First revealed way
back in 2011
, Bridgestone's airless tires use a series of rigid plastic resin spokes to help a wheel keep its shape as it rolls, instead of an inflatable inner tube that can puncture and leak. Military vehicles and ATVs have been some of the first vehicles to adopt the unorthodox design, but
Bridgestone will soon be making a version
of its airless tires for use on bicycles.
Airless bike tires aren't a new idea, you can already get wheels made from a solid rubber composite if you'll be riding on terrain where the risk of punctures and flats is high.
But Bridgestone's approach, which replaces the inner tube and a portion of a bicycle wheel's spokes with thermoplastic resin supports, is better engineered to absorb bumps and provide an overall smoother ride, without ever requiring the rider to have to adjust the air pressure in their tires. More importantly, it will never go flat, or leave a cyclist stranded on the side of the road.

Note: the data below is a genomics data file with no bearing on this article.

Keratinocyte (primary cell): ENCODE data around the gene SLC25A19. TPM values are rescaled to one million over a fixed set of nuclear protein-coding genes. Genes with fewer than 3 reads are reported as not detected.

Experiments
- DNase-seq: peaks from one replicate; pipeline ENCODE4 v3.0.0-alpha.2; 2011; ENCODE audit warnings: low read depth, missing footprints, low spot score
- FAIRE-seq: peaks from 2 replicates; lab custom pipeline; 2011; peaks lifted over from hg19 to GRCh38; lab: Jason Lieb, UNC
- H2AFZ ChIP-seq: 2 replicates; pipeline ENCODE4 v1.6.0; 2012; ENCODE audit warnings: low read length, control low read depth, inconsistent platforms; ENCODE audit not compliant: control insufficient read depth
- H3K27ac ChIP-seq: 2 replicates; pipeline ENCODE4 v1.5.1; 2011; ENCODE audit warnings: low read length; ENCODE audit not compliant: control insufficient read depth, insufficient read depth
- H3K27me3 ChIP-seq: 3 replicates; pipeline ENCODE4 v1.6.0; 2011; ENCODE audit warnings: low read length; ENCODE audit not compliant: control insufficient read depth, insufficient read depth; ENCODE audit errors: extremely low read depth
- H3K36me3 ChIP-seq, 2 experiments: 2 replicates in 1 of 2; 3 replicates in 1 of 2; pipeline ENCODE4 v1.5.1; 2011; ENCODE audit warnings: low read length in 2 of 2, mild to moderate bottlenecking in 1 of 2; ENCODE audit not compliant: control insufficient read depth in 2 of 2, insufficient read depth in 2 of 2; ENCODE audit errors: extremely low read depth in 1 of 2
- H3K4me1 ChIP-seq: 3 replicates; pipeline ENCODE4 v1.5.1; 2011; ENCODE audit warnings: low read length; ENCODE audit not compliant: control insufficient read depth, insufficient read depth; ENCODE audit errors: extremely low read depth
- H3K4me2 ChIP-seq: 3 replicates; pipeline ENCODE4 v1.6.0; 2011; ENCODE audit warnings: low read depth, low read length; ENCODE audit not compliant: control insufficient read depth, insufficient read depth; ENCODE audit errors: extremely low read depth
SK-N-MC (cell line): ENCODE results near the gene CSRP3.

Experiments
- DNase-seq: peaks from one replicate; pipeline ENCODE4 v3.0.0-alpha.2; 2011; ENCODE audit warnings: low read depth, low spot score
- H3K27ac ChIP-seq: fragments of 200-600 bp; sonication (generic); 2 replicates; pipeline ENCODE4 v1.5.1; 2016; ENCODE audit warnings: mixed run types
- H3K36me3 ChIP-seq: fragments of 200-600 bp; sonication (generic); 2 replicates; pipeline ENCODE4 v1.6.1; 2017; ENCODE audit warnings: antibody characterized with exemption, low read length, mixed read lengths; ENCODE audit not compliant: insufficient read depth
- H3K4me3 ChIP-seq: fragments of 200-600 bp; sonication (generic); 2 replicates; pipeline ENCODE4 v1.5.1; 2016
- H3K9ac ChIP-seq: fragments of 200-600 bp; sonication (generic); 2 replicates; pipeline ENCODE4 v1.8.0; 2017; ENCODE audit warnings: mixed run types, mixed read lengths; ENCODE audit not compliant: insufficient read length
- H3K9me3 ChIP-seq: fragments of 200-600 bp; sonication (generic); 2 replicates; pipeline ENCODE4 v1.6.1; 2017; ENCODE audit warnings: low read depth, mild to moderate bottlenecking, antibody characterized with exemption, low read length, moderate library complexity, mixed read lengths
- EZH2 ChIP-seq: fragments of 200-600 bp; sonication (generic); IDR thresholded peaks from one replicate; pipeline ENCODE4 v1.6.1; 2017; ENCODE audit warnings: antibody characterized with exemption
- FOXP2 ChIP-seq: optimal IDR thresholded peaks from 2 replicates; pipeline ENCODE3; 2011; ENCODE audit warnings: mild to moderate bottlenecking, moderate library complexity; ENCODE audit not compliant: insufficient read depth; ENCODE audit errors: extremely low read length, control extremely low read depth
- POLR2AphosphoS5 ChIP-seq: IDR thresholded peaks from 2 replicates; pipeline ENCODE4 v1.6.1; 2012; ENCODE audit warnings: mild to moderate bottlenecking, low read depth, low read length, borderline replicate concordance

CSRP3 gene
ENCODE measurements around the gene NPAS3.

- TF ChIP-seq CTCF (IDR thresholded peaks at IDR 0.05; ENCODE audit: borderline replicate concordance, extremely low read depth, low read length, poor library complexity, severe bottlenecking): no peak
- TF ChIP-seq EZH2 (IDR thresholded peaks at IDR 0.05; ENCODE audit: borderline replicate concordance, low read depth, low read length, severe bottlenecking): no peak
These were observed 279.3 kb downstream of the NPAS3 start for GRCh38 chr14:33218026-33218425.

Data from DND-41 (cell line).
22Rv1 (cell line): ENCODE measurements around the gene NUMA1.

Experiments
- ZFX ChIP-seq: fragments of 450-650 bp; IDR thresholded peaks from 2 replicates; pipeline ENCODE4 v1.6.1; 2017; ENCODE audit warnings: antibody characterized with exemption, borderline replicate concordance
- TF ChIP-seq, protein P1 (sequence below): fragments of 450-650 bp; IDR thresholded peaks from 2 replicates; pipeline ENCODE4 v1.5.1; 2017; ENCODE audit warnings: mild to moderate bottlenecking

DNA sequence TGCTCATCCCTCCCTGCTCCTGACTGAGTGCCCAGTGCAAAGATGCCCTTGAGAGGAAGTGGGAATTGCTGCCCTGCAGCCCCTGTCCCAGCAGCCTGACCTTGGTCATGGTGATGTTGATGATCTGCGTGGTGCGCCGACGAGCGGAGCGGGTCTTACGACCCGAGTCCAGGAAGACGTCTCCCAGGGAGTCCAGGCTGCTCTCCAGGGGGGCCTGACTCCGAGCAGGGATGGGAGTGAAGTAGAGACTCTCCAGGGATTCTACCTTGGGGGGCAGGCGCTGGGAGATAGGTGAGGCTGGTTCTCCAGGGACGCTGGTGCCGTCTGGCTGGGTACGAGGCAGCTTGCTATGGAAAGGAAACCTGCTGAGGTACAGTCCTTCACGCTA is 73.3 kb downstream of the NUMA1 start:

If eventually adopted for cars, airless tires have the potential to improve fuel efficiency since they'll never deflate or lose their shape over time, but also improve safety, given they also can't dangerously explode. With bikes, however, it's more of a convenience thing, since cyclists would no longer have to carry a pump, or wrangle a spare inner tube. Bridgestone is hoping to have its airless bike tires ready for consumers by 2019, just ahead of the 2020 Tokyo Summer Olympics, although it remains to be seen if they'll be approved for official cycling competition in time.
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